TROY, N.Y. -- The city announced Thursday it will begin installing security cameras in the downtown area before the end of the summer as a pilot program.
The initial phase of the project -- with funding coming from the Police Department, the Troy Capital Resource Corporation and the county District Attorney’s Office -- will see cameras installed on Third Street at the intersections of Broadway and State Street. There will also be cameras installed at Fourth Street at the intersections of Broadway, and State, Congress and Fulton streets.
According to a press release, the city will be able to tap into an existing fiber optic cable network run by Rensselaer Polytechnic Institute.
Mayor Lou Rosamilia said with public safety being the administration’s main concern, the cameras will be another effort in protecting the residents of the city.
"As mayor of the City of Troy, public safety has been the top priority since the very first day I took office," Rosamilia said in the release. "My commitment to protecting the public and preserving quality of life in our city will never waiver."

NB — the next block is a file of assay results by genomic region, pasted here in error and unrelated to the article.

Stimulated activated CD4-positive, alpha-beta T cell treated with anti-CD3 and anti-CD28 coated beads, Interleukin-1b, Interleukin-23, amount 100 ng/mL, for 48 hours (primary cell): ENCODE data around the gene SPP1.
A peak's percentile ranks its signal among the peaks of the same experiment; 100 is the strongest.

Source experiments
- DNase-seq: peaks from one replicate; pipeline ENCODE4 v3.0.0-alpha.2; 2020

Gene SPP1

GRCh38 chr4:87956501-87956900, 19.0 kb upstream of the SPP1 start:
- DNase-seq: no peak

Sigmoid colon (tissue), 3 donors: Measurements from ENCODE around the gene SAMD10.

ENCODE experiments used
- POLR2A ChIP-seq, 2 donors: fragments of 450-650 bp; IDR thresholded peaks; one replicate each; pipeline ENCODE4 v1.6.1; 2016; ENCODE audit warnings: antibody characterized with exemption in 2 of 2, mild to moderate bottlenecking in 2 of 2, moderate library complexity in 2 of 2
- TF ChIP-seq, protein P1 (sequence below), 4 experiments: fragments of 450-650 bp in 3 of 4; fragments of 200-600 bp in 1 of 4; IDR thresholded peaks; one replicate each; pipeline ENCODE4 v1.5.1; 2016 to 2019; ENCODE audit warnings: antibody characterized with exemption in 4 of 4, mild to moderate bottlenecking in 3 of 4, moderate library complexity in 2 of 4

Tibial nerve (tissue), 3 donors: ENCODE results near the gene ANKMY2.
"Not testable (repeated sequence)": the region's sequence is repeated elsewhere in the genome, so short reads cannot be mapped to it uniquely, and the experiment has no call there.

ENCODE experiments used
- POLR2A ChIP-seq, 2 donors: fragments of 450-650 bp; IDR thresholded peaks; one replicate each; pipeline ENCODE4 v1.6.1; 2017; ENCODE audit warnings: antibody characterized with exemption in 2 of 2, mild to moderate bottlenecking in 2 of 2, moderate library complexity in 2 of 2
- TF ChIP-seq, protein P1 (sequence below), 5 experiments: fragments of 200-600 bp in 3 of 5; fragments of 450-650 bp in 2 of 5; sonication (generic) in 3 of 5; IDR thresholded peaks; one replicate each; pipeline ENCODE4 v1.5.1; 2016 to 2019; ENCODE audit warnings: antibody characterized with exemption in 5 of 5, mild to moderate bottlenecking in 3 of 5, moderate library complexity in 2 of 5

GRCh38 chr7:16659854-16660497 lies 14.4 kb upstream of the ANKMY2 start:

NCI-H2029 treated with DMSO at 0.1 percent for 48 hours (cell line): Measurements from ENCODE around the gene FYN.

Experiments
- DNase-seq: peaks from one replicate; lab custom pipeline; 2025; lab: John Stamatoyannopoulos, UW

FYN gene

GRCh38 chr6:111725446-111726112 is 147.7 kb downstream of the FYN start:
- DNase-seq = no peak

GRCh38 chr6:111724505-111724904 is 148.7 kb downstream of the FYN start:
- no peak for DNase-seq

The project was first publicly discussed in April after various other municipalities installed camera security systems in their cityscapes such as Albany, Saratoga Springs, Watervliet and Cohoes. A meeting between Assemblyman John McDonald, D-Cohoes, then the mayor of the city, and Councilwoman Nina Nichols, D-At Large, and Wally Altes, chairman of the Troy Capital Resource Corporation, sparked the initial discussion.
According to the release, Nichols and Altes brought the idea to the administration as an opportunity to deter crime as well as create a more comfortable environment for economic development.
Rosamilia liked the idea and tasked Planning and Economic Development Commissioner Bill Dunne and Capt. Brian Owens to oversee the implementation of the project where they collected data through mapping to decide which six locations.
"The security cameras will be another safety feature in addition to the walking patrols," said City Council President Lynn Kopka, who got on board with idea after speaking with businesses and residents on Fourth Street, according to the release.
Deputy Mayor Pete Ryan said the money for the project would be coming from funds already established within the Police Department’s budget, which would not require a vote from the city Council. How much the cameras would cost was not readily available.